Clarke highlights another distinction between Al-Qaeda and ISIS when it comes to violence and tactics. Al-Qaeda’s leader, Ayman al-Zawahiri, has tried to learn the lesson from 9/11 and now is far more discerning in targeting, while the same cannot be said about ISIS. The two approaches have been described as “winning hearts and minds” (Al-Qaeda) versus “crushing necks and spines” (ISIS).
But what is more relevant in Clarke’s evaluation is the caliphate itself. No longer do jihadis have to point to a historical, idealized past of the original institution. They can point to one having been achieved within everybody’s living memory—and which will be within living memory for decades to come. The establishment of a caliphate in the heart of the Muslim world, the demonstration that it was possible, will be a source of fascination long into the future and it means the jihadists can work with nostalgia, rather than pure utopian fantasy, in motivating their forces. Veterans who served the ISIS caliphate will also be around to fuel the narrative of paradise lost.
The scale of what ISIS did, as mentioned by Clarke, is shocking: at the height of its territorial control in 2015, ISIS generated more than $6 billion from three primary sources: oil and gas, which generated about $500 million, primarily through internal sales; taxation and extortion, which garnered approximately $360 million; and the 2014 looting of Mosul, during which IS stole about $500 million from bank vaults, plus other revenues. At its peak, ISIS controlled more than 100,000 km2 of territory containing more than eleven million people, mostly in Iraq and Syria. The surviving leadership is alleged to have smuggled as much as $400 million out of the controlled territory. ISIS has, therefore, the potential to rise again in an insurgency scenario.
While Clarke tries to analyze possible alternative safe havens, including Sinai Peninsula, Libya, Afghanistan, South East Asia, and sub-Saharan Africa, in fact it seems doubtful that the “Syraq” experience can be replicated elsewhere since the circumstances that made the caliphate possible—failed states with huge oil reserves, the Arab (specifically Iraqi) hegemony of the group, the alliance with Sunni tribes from Anbar, the decisive role of former Ba’athists, the legacy of the founder (Abu Musab al-Zarqawi), and the simple geography of Syria, with the long logistics corridor of Turkey, from Europe through to a porous border, that allowed the foreign fighter flow—are all unique, especially in combination.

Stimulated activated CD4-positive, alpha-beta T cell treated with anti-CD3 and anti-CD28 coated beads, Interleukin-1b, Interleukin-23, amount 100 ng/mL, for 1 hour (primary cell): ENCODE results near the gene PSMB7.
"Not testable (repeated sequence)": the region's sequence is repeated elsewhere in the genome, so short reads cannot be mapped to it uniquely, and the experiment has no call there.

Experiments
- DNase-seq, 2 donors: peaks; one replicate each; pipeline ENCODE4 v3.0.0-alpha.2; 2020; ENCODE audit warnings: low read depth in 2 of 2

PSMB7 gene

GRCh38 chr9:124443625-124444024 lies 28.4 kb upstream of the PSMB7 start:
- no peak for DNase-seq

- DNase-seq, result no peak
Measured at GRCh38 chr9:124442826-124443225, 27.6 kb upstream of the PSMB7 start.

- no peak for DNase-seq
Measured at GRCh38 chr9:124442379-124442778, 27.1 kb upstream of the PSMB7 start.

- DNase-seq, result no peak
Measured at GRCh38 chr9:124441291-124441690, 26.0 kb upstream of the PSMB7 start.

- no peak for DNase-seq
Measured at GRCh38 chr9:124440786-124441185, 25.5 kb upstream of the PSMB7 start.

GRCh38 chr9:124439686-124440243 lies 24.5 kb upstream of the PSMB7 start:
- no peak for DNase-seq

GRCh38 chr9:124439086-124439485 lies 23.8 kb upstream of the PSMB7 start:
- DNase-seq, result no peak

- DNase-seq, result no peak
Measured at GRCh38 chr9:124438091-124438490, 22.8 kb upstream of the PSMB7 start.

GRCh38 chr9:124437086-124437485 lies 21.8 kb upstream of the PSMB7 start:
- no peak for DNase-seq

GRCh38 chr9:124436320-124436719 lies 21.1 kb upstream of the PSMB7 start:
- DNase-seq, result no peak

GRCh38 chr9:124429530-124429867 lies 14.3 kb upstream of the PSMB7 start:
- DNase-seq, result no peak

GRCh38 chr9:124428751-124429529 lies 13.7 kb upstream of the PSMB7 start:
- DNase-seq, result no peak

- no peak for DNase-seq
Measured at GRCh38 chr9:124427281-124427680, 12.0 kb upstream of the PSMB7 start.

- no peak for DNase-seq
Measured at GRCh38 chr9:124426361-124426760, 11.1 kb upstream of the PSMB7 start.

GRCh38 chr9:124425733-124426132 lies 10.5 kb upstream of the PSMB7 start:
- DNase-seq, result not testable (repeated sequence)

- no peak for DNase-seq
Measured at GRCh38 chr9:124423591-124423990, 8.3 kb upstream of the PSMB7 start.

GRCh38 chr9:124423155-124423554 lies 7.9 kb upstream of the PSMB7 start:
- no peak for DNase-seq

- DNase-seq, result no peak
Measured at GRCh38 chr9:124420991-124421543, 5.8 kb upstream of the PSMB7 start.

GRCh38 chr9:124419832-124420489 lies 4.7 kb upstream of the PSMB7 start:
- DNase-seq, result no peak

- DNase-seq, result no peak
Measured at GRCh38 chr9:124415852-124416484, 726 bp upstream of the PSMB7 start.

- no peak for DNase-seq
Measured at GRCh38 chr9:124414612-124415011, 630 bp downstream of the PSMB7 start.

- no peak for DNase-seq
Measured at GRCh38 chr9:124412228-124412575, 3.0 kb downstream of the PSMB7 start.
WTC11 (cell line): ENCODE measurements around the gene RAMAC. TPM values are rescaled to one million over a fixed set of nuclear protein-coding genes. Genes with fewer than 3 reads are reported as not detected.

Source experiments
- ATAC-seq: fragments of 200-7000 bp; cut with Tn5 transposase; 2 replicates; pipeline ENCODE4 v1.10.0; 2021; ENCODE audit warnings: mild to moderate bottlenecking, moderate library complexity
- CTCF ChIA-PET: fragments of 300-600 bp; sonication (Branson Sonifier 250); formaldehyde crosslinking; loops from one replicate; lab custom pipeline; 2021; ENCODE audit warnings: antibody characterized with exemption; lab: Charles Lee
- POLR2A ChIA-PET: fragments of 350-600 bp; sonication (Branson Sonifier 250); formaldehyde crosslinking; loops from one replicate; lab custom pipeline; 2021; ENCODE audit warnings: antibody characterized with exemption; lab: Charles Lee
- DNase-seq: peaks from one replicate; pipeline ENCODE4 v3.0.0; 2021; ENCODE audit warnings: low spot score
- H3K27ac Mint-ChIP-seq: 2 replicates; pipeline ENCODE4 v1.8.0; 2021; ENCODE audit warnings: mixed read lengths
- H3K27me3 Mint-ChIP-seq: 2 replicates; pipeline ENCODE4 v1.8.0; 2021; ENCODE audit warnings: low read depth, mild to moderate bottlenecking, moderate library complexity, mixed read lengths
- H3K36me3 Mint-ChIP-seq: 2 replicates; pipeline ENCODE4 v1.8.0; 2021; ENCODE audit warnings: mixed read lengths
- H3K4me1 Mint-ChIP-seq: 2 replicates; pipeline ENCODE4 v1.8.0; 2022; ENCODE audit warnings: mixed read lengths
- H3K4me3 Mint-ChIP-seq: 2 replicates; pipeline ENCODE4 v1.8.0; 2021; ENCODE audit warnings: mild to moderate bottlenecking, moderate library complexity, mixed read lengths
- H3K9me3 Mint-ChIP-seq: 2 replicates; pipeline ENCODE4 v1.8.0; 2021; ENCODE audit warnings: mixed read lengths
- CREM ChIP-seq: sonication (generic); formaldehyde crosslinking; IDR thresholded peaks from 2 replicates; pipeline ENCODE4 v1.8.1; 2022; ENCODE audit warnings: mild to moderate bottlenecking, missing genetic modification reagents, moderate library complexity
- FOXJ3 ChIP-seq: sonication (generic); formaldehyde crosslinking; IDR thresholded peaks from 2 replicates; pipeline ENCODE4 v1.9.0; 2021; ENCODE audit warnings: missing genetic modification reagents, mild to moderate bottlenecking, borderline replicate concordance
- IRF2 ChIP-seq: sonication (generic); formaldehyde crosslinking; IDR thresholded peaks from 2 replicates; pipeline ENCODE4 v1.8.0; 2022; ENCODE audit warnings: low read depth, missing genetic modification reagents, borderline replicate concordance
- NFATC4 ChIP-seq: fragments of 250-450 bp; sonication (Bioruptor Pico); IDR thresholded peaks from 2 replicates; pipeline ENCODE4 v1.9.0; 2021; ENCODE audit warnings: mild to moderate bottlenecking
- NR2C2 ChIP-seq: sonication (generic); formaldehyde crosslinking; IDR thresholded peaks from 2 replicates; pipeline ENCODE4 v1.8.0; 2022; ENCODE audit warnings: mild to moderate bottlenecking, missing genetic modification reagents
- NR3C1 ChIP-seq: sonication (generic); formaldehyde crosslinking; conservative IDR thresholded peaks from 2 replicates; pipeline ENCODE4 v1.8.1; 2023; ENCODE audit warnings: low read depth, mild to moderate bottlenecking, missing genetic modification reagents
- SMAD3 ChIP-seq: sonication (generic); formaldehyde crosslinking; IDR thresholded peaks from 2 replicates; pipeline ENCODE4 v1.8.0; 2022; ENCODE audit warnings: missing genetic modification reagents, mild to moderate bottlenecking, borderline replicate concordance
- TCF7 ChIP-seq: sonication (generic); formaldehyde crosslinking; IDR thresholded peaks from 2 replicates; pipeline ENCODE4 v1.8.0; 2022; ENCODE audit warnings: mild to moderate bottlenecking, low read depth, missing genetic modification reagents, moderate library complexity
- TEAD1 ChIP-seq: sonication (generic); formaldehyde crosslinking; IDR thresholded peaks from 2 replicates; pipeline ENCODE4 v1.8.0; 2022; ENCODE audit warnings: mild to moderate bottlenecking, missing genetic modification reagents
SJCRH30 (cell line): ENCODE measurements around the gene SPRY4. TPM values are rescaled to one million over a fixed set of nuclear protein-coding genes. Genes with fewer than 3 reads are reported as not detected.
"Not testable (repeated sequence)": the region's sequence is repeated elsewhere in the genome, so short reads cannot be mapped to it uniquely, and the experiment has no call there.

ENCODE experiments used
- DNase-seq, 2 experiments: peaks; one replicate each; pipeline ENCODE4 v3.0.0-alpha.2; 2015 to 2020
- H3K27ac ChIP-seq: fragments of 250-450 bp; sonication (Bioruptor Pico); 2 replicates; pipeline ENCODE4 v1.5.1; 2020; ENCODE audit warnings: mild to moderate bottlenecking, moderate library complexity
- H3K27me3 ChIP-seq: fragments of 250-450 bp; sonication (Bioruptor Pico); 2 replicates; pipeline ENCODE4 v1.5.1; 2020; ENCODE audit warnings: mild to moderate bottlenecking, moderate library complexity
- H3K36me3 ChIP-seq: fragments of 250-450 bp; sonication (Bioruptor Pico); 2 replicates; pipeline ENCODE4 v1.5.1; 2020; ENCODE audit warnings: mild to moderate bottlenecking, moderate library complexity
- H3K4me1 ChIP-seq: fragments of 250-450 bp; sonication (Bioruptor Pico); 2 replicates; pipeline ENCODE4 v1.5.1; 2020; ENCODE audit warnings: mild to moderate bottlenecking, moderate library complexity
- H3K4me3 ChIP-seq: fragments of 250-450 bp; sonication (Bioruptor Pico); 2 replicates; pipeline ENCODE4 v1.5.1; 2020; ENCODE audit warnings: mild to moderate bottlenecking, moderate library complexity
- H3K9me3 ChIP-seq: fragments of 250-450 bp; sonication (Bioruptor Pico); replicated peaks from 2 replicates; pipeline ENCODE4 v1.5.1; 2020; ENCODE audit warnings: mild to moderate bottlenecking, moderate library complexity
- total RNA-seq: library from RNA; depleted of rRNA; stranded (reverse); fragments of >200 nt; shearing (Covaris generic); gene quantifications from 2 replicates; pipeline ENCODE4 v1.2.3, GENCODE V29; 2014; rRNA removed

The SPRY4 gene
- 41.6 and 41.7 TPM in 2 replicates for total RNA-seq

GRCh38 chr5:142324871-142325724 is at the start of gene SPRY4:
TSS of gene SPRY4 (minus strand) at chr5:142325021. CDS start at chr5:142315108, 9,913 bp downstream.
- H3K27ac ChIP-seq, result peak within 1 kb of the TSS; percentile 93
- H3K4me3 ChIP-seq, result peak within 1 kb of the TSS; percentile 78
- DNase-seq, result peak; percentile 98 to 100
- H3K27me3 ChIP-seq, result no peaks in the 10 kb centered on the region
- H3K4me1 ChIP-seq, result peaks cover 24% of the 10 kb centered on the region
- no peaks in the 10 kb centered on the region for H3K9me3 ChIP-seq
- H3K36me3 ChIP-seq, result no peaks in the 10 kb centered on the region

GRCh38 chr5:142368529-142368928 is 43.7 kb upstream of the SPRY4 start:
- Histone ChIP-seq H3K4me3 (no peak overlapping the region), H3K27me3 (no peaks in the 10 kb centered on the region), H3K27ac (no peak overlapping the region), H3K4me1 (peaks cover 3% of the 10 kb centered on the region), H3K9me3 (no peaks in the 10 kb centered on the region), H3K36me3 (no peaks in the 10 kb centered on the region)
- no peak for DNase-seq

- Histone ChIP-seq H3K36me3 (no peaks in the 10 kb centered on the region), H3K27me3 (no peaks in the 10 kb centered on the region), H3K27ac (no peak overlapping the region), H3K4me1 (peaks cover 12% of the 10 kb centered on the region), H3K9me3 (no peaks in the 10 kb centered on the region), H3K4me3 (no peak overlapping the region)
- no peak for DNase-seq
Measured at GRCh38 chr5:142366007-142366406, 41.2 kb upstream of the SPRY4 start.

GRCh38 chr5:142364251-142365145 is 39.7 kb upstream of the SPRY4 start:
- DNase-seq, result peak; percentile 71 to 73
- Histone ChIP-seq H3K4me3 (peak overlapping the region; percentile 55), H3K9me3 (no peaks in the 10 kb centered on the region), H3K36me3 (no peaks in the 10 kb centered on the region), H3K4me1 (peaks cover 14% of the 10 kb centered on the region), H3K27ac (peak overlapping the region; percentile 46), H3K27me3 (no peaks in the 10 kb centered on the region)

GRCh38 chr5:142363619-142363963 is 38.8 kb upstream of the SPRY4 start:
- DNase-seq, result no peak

Assessing how the relationship between the two main jihadist forces will play out, the author suggests three options. First, a continuation of the status quo, where ISIS and Al-Qaeda are at odds, yet both continue to exist. Second, a process of outbidding, where one or other is destroyed. Third, rapprochement, which Clarke deems unlikely, though adds that it cannot be ruled out in terms of tactical cooperation.
Clarke provides an overview of the existing academic literature about the whole jihadist phenomenon, from doctrinal aspects and tactics to issues of radicalization and foreign fighter returnees. The purpose of the book, he says, is to analyze what happens next with ISIS and to determine whether or not, and to what extent, it will manage to adapt and regroup after the fall of the caliphate. On that basis, the book must be judged a success.